In an attempt to wake up companies that may not be taking security as seriously as they should, they are often told, "It's not a matter of if, but when."
Historically, I've not been the biggest fan of this term, in that it has a certain undertone of doom and gloom. A bit like one of those life insurance commercials that morbidly remind you that you will die some day and you want your loved ones to be looked after financially.
The reality is though, that as depressing as it may sound, we will all die at some point. And it is likely that a company that uses technology and is connected to the internet in some way, shape or form, will likely experience and incident of some magnitude over the course of its life.
Being attacked or compromised by an external or internal party isn't a black swan event that falls outside of the norm. It's very much a part of everyday life.
Where many companies go wrong is believing they can eliminate these attacks completely. But this isn't practical because randomness and variability are the rule, not the exception.
It's like when you have a flight to catch, most people will tend to leave earlier than needed to factor in unforeseen traffic, or other delays. Because we know and understand that a journey consisting of planes, trains, and automobiles will inevitably encounter some delays. So we plan for it.
Similarly, enterprises should plan for the unexpected, build it into its fabric to ensure it can not only remain resilient, but flourish in times of adversity.
So, what can make a company more resilient to security incidents and black swan events?
What better way to see how an attacker will fare against your systems than to subject your systems yourself to the same stresses. It's not so much a case of proving that all your systems are unbreakable, but rather it gives you a level of assurance as to how long your defenses can hold up, whether you have effective means of detecting and responding, and perhaps more importantly, what the impact on the business or customers will be.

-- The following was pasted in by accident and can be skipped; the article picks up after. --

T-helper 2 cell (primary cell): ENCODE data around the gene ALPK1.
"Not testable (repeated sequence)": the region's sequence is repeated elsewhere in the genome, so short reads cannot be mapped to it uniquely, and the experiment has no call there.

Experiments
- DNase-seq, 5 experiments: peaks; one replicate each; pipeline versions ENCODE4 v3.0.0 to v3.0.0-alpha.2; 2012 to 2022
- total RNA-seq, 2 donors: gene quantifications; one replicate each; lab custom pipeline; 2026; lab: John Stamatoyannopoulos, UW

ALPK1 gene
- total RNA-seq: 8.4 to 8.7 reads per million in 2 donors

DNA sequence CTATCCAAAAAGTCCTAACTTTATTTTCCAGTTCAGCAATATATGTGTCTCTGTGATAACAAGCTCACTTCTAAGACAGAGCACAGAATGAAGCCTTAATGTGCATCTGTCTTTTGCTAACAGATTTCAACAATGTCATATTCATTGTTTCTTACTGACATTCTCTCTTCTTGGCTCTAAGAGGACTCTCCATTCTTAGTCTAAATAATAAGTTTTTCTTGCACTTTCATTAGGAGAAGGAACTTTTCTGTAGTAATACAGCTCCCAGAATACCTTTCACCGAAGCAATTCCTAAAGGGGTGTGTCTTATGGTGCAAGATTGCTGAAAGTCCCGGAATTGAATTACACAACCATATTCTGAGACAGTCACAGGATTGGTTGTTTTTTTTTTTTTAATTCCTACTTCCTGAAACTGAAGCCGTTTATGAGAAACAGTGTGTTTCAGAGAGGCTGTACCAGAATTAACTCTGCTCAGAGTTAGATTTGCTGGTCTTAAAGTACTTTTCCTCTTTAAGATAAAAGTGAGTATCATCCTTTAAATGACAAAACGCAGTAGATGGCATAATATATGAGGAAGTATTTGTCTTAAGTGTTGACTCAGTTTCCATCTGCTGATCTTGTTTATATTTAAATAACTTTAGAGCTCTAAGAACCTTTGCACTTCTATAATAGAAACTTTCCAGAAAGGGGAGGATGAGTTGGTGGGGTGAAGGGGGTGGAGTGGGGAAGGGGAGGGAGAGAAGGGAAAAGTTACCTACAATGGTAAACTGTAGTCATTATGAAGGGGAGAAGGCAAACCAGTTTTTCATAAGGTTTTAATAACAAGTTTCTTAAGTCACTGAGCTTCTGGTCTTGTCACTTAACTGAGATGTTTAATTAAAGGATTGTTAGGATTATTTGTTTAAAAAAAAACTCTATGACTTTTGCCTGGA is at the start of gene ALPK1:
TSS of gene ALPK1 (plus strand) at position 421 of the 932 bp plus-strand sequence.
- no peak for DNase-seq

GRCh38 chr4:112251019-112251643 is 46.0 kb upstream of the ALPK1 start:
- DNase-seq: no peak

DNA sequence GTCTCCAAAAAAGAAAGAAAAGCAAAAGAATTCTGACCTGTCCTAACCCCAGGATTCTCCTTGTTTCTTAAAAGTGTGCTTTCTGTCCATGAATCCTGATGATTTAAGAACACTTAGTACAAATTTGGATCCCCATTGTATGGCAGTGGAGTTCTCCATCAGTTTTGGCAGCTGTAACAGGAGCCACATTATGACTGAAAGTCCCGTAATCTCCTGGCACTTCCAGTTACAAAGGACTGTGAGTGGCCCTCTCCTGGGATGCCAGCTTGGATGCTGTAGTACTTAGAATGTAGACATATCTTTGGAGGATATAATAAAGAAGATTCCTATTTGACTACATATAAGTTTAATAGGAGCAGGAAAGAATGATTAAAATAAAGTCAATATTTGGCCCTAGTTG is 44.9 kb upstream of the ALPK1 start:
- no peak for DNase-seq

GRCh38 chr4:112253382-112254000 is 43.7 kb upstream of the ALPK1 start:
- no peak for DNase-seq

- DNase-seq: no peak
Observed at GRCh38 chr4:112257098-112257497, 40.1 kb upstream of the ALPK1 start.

Often, when speaking of redundancies we think of business continuity planning which inevitably many boil down to the art of "buying two of everything."
Often a company may avoid the cost associated with having redundant systems because it may never be used. Although, the truth is that not needing a redundant system is the exception, not the rule.
It's also important to have alternative redundancies in place. For example, if a system goes down, is there a manual workaround that could be deployed? Could online transactions be diverted to call centers? If cash is unavailable, can cryptocurrencies be used? Or precious metals? Or cigarettes even.
Not all risks are created equal
Critical assets are the life blood of an organization. They are the crown jewels that help the company be profitable through sales, services, or innovation. But it can become easy to miss some of the risks amongst the large sea of issues.
Which is why it can make sense for companies to at least adopt a dual risk strategy whereby it can play it safe in some areas and take more risks in other.
Have multiple points of resilience
It's not just attacks that are on the rise. There are a number of factors such as errors, changes, or infrastructure migrations that can all lead to security incidents. Therefore it's important to build resilience at multiple points across the business.
Maybe it's time to stop fearing, or thinking of the phrase, "it's not if, but when" in a negative light - but rather as a positive opportunity - one that can allow security teams to proactively innovate to get the best outcome for themselves, and their company.